He previously worked for Anheuser-Busch in Puerto Rico, and ran a Brahma plant in Valencia, Venezuela. He had attempted an earlier re-launch of La Tropical beer in Florida in 1998. Now he was able to persuade Newman that the time was right to try again, as American visitors are increasingly flocking to Cuba under eased travel restrictions and romantic resonances of the pre-revolutionary era, the architecture, 1950s cars, cigars and rums, are captivating old and young alike.
“You could not have put together a better partnership,” Portuondo said.
“This is a multi-generation story. It is about maintaining a tradition and leaving it to the new generations,” he added.
“Bit Hoppier, with a Malty Backbone”
Newman, Portuondo and Blanco Herrera are seeking to recreate the original La Tropical taste, which was brewed with hops imported to Cuba from North America, adapting it to the new popular fashion for distinctive tasting craft beers.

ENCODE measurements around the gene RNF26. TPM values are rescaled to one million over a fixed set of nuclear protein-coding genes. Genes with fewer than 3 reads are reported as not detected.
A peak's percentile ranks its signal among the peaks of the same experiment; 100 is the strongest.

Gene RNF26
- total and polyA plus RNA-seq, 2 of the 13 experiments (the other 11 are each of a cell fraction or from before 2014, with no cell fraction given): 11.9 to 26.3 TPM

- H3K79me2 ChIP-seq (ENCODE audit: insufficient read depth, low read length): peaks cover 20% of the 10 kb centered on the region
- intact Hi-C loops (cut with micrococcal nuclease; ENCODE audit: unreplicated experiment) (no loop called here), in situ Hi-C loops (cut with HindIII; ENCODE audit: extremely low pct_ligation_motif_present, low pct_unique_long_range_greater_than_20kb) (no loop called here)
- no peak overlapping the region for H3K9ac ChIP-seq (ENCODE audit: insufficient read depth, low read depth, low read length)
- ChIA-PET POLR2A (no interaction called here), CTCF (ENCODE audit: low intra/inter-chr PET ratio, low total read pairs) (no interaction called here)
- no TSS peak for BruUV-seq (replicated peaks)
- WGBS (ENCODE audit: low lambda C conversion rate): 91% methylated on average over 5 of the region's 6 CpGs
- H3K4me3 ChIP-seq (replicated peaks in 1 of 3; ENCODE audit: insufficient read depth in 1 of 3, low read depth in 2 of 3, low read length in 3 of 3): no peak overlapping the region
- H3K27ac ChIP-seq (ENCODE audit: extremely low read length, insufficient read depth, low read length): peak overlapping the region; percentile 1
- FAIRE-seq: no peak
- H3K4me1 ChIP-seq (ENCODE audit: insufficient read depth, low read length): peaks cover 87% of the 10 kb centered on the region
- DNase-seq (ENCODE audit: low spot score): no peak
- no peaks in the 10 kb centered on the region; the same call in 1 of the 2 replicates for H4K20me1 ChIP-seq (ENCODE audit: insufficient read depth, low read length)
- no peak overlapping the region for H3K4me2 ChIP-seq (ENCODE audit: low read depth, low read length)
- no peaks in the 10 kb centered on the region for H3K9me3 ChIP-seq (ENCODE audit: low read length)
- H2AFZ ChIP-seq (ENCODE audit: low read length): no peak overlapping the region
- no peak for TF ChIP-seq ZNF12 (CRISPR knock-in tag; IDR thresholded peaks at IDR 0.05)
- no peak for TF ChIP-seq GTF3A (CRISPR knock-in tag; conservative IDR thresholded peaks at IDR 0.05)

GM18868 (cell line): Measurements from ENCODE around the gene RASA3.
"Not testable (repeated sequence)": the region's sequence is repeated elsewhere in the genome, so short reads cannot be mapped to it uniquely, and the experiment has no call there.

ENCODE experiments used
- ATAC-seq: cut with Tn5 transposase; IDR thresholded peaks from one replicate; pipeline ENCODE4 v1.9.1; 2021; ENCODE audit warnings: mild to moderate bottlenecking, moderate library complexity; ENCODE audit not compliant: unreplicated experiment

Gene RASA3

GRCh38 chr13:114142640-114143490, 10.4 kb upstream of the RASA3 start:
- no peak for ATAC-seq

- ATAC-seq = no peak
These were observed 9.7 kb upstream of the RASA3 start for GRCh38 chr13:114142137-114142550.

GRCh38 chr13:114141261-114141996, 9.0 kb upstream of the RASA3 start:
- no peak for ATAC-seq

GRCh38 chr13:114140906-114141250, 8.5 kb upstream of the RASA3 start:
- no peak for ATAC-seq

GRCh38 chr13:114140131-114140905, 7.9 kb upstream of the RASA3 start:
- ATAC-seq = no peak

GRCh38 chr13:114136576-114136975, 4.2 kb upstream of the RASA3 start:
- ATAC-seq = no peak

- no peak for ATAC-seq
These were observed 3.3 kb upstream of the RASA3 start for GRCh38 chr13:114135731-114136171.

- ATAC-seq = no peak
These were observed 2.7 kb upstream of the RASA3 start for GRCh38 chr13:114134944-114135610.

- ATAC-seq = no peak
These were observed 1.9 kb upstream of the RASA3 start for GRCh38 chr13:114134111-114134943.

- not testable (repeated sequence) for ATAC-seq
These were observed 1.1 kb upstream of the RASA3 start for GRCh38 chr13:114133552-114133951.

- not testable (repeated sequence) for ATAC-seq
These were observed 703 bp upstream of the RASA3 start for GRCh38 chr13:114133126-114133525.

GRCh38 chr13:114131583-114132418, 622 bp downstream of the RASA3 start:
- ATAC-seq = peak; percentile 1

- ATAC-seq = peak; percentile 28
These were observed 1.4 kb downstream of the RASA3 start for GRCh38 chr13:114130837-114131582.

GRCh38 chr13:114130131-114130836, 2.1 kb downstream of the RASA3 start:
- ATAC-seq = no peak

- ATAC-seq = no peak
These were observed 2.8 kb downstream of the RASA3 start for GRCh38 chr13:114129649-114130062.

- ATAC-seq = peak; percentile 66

“We knew it was a Vienna lager, and it had to be on the malty side (like the original),” said Newman. “We took this and tweaked it,” he added. “It will be a little bit hoppier than the original … but will still have a slightly malty backbone”.
Portuondo had obtained the rough formula for brewing the beer from Julio Fernández Selles, who was La Tropical’s last master brewer when the plant was nationalized in 1960, and whom he tracked down living in exile in Miami some years ago. Fernández Selles has since passed away.
The team will be selling the beer under a label that replicates the traditional style of the original one, showing the name La Tropical above the gold seals of prizes for quality won in famous beer brewing centers of Europe and the U.S.